Sunday, January 25, 2015

Pink Love in January

I tend to forget about the rosé category in general. What about you? How often have you said to yourself (in comparison with red and white) – I need more “pink” in my cellar? It’s a shame really, because they are in some ways unique, not only by colour, but also on aromatic profiles and food matching abilities.

Maybe the category occasionally slips our minds, because it’s season based, making sense as the refreshing thirst-quenching drink on a hot summer day. But of course the wine geek knows better and the pink song has a B-side, which contains much other than Tutti Frutti bonbon beats. Often the flip side leads to Champagne, where another dilemma awaits. The simple equation of the supply and demand curve, with deadly high price tags, as the en vouge pink sparkling version often is microscopically part of a producer’s entire portfolio. 

Yesterday I found myself in mood for some rosé. Or should I say – I was in the mood for some Jérôme Prévost. The weather was dead awful. Grey with a mixture of sleet and snow, so not your average sunny rosé day. But what the hell, I had prepared some pearl barley with pumpkin seeds, which I made like a risotto and served with guinea fowl. I thought a Rosé could work and it did – really well in fact. I knew the fat structure from the risotto look-alike dish could be an issue. And for sure, it was of some concern, but then again the refreshing bubbles did a good job cleansing the palate.

But let’s turn to the Champagne.

2011 Jérôme Prévost “La Closerie Fac-Simile Rosé”

100% Pinot Meunier
Dosage: 0-2 g/l
Terroir: Massive layers of calcareous sand formations and fossils with tiny crustaceans
Aging: Oak
Method: Assemblage
Production: 3.128 bottles
Glass: Zalto white wine

Some would say that Jérôme Prévost rosé version always have been in the shadow of his standard Champagne: “La Closerie”. Of course it makes sense to do the A vs B battle here, as Jérôme currently only makes two cuvèe’s. However I think it’s wrong and like to see them as two different persons, with two different personalities. I also believe that Jérôme have improved his rosé enormously since release, and it’s something you need to drink over an entire evening – both with and without food. You also need to let it breath and warm up in temperature (which I did).

Let me emphasize, what I like about a rosé (and forgive me for repeating myself). I love a when a rosé sort of “dries out”. When the primary fruit settles down and removes the worst candy like associations. With the saignée method (maceration – not the case here), time is also necessary for me, to take away both the slightly more aggressive style and in some cases lower the potential tannins. In both cases, cellaring will bring a saltier and far more interesting Champagne IMHO. But also on the aromatic barometer, there awaits beauty with patience… you are probably thinking….so why the hell are you telling us all this stuff, when you have just popped the cork of a relative young 2011 Champagne? Good question and I have no good answer, other than I always like to check out (if I have enough stock) a Champagne when it’s potentially too young. But here comes the good part – this rosé had already gained some of that “dried out style”, which provided some of the most fascinating aromatic notes of verbena, currant, dried thyme and other mind-blowing sophisticated spices. These notes will come fully alive half way through the bottle and when you raise the temperature to 13-15 degrees. You simply can’t let go of the glass – the nose is seriously intoxicating. The taste is not bad either – really light on its toes, very graceful, yet persisting enough with enormous bite. I think some would argue, that it has a slightly greenish style, which is also the case for the ’11 vintage in Burgundy. But I really this, because it becomes so understated by this. What rosé Champagne – WOW!!....and just to let you know – the day before I drank 2004 “Venus” from Agrapart, which was also mind-blowing good, so I came from a high calibrated level and this Rosé didn’t suffer one bit at all.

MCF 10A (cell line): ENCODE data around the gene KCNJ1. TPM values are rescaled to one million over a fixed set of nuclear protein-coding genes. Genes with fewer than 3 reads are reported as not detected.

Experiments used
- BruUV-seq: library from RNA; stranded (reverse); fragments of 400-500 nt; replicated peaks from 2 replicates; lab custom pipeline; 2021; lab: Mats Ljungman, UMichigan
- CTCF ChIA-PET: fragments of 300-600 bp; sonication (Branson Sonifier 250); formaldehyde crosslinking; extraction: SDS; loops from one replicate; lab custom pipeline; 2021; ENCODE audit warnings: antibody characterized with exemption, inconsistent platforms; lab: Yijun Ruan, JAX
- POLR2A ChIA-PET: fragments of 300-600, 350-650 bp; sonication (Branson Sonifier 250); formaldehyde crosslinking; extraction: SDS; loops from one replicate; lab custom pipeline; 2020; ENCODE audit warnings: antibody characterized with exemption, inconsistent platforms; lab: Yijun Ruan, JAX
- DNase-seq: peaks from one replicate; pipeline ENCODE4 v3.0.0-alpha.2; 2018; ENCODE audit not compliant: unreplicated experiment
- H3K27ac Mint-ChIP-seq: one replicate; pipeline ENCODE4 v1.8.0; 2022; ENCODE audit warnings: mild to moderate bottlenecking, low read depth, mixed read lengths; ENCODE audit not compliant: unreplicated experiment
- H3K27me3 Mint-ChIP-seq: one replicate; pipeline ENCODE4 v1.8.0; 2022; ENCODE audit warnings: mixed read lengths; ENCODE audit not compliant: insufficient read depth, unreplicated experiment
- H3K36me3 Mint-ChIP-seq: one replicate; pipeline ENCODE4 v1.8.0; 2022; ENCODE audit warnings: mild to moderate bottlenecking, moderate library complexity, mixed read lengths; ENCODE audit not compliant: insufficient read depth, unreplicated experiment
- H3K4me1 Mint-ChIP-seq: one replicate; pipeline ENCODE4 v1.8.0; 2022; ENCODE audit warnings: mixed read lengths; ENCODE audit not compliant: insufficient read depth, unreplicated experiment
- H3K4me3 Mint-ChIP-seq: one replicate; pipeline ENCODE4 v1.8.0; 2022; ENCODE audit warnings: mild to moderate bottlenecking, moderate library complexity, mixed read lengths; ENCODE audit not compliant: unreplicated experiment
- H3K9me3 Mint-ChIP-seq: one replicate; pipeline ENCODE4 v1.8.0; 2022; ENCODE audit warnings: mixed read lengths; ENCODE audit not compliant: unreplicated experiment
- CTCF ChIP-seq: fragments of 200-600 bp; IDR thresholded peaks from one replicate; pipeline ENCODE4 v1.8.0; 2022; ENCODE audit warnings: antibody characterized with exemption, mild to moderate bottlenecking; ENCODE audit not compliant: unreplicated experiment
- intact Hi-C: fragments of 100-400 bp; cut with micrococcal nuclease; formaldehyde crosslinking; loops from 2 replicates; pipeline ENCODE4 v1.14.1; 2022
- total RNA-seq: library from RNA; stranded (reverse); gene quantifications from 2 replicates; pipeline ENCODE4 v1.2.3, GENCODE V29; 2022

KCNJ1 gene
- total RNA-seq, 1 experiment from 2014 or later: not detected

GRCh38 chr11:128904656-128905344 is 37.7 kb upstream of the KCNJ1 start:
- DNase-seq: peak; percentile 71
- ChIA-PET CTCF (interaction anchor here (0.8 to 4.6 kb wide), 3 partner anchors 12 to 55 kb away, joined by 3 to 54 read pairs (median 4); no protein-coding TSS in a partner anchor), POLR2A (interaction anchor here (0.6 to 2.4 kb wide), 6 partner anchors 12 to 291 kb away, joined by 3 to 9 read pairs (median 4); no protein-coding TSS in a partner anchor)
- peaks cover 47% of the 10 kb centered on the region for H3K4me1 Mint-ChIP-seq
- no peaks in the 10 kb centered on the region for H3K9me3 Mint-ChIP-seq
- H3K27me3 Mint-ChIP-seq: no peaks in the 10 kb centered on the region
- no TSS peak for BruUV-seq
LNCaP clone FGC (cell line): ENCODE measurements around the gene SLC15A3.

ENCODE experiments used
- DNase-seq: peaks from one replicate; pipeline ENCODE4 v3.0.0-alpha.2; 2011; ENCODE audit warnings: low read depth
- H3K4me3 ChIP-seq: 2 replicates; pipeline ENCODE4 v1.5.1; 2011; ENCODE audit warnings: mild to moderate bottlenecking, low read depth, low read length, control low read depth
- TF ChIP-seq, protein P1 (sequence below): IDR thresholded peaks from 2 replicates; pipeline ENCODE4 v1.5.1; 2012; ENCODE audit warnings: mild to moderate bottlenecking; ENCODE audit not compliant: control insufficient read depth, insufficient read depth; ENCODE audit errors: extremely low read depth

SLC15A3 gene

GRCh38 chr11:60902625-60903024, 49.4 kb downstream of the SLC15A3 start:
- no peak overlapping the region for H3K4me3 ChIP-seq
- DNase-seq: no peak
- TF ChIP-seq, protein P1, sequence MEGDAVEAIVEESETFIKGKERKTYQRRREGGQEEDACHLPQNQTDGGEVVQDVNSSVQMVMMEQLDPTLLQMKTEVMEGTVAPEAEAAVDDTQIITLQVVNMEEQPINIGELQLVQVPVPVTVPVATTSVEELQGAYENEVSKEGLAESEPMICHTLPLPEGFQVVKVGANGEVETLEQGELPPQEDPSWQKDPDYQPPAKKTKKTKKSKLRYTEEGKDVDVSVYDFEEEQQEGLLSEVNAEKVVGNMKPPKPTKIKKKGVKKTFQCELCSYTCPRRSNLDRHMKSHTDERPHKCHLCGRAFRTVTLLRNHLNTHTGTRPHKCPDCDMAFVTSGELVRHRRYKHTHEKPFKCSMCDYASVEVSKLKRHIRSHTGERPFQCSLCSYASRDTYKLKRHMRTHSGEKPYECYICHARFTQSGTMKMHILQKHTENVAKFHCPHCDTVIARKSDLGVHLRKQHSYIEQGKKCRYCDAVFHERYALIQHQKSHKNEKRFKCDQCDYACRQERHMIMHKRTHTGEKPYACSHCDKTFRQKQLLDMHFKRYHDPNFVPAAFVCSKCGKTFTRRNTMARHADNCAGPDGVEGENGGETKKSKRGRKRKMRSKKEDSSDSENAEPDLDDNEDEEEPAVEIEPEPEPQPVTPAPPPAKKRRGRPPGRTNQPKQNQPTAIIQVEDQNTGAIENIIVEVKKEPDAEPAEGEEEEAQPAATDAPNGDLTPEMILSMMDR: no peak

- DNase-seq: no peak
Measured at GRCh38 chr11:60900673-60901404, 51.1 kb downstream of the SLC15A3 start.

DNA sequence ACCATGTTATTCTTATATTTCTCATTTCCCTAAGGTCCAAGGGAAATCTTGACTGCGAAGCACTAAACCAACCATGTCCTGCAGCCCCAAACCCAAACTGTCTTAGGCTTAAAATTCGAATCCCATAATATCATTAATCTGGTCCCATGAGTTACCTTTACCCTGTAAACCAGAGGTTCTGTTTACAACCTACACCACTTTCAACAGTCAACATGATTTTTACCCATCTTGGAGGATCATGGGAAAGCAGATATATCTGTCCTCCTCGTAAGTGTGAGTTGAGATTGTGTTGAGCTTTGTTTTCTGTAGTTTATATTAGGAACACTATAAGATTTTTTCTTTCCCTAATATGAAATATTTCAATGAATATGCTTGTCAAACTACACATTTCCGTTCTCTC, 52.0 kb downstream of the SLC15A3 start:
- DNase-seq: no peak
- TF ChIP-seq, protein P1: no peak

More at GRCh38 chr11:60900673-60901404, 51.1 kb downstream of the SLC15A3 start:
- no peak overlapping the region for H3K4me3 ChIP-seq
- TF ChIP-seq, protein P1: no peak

BRAVO Jérôme!!!

Sunday, January 18, 2015

Vintage hysteria, high expectations and 2008 “L’Apôtre”

(David Léclapart)

“Blessed is he who expects nothing, for he shall never be disappointed.”Alexander Pope

I think we have all been there, right? Expecting too much and ending up disappointed. With a colleague, your company, your best friend, your spouse or maybe even a bottle of wine. Expectations are the result of looking ahead, thinking solution orientated and imagine (maybe even dreaming) of a happy end. When failure arrives at our doorstep, we obviously ask ourselves why? Did we overlook something? Or were unexpected variables responsible for the negative outcome and can we actually blame someone other than ourselves?

Wine is indeed exposed to high expectations and holds a complex field of variables, which sets complex scenarios.